The House and Senate have approved a measure to keep the government funded through 11 December 2014. President Obama signed the bill into law last week. The plan was the last piece of legislative business Congress addressed before leaving town to campaign for the upcoming mid-term elections this November.
The continuing resolution will fund nearly all government programs at approximately their current level. One notable exception is increased flexibility in funding for weather satellite programs at the National Oceanic and Atmospheric Administration. The bill includes an across the board cut of 0.0554 percent to all discretionary spending programs, which includes science, education, environment, defense, and a multitude of other programs. The reduction was required to keep spending in line with the budget cap for fiscal year 2014.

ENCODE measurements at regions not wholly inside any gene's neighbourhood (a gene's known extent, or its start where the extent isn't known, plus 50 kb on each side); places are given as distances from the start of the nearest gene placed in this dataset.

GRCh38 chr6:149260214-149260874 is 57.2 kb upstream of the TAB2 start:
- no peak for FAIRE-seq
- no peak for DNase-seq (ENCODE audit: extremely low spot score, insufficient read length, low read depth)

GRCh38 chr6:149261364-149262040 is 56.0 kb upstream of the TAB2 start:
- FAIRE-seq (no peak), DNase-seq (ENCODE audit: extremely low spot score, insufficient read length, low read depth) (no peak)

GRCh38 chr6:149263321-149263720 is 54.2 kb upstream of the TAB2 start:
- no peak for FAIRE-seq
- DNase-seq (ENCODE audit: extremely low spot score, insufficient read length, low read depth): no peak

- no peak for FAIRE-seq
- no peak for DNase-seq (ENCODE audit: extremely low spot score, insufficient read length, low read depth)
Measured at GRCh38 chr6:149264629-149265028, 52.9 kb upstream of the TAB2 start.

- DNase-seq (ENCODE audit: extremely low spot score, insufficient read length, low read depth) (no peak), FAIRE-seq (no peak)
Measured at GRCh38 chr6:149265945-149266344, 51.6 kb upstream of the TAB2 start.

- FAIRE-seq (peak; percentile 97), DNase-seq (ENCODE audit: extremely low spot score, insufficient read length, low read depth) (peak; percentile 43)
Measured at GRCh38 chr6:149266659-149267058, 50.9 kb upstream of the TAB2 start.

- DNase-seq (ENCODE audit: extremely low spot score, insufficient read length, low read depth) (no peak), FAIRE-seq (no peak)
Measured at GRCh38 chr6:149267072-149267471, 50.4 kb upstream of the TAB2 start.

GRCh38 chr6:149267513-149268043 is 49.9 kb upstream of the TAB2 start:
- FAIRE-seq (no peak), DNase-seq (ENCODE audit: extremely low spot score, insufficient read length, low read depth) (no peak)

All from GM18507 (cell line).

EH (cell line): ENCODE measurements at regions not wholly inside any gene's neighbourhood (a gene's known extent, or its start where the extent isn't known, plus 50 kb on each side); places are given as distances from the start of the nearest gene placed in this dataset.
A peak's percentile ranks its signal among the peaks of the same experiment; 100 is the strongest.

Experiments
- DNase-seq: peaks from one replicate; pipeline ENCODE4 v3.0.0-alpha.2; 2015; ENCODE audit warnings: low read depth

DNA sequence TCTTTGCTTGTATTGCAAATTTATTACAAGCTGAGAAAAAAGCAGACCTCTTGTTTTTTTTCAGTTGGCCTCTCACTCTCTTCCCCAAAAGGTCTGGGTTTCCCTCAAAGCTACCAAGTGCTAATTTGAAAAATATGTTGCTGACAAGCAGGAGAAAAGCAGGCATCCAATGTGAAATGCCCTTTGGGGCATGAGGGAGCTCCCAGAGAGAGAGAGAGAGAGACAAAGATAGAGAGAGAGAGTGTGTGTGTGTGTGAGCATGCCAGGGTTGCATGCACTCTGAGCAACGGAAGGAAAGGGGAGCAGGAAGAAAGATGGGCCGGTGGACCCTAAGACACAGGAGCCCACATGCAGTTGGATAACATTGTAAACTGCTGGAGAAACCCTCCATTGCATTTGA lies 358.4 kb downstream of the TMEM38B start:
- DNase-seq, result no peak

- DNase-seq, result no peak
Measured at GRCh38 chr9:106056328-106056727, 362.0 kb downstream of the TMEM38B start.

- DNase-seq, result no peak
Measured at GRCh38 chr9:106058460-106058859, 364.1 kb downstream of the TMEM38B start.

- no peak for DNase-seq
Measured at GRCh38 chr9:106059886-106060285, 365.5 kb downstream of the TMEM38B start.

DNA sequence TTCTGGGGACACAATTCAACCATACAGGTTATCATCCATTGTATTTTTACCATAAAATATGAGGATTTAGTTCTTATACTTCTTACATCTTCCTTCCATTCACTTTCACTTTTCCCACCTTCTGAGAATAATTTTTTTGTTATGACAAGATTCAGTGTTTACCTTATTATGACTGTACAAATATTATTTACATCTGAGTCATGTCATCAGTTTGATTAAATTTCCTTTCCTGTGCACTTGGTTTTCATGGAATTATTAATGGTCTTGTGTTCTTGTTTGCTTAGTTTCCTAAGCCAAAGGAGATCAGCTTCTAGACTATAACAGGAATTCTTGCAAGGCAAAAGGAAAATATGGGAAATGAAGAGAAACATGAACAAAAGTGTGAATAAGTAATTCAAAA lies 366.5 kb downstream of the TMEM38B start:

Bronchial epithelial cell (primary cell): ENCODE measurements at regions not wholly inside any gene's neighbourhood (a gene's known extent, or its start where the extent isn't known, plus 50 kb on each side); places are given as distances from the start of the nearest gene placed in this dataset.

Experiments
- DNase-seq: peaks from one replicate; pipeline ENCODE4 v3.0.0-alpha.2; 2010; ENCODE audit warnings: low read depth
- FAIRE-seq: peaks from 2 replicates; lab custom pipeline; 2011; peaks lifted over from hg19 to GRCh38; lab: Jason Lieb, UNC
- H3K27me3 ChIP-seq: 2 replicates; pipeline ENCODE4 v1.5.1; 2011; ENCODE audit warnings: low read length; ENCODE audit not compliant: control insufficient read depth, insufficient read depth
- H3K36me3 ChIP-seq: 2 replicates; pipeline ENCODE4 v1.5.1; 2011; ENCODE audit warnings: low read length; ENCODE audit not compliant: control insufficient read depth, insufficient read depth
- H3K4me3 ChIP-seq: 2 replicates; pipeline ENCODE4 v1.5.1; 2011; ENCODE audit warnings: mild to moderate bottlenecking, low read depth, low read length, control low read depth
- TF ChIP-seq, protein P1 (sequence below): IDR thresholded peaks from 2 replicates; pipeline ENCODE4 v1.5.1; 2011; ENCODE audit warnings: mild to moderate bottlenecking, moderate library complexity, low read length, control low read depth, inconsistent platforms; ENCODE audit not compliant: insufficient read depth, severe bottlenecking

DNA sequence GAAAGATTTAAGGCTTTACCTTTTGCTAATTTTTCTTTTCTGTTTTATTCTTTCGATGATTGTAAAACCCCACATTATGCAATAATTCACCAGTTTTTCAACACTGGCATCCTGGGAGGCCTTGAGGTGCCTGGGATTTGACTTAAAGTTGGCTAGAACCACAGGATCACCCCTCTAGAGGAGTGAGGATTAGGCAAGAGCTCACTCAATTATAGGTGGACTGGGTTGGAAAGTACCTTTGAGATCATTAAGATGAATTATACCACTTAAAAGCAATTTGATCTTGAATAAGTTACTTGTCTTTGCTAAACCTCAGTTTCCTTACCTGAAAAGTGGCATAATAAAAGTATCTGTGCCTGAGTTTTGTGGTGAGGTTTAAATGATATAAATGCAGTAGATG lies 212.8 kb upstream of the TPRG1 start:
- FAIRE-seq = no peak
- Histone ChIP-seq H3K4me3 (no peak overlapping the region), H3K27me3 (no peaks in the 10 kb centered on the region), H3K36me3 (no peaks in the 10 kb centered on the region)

A request by the White House to arm rebel groups fighting terrorists in the Middle East became a last minute hurdle for the legislation. In both chambers of Congress, some Democrats and Republicans opposed the measure over concerns about anti-terrorism funding.
The new fiscal year begins on 1 October 2014. Due to ongoing fights about government spending, legislators have been unable to enact the 12 appropriations bills that collectively fund the federal government.
Congress is expected to return for a post-election, lame duck session starting in mid-November.
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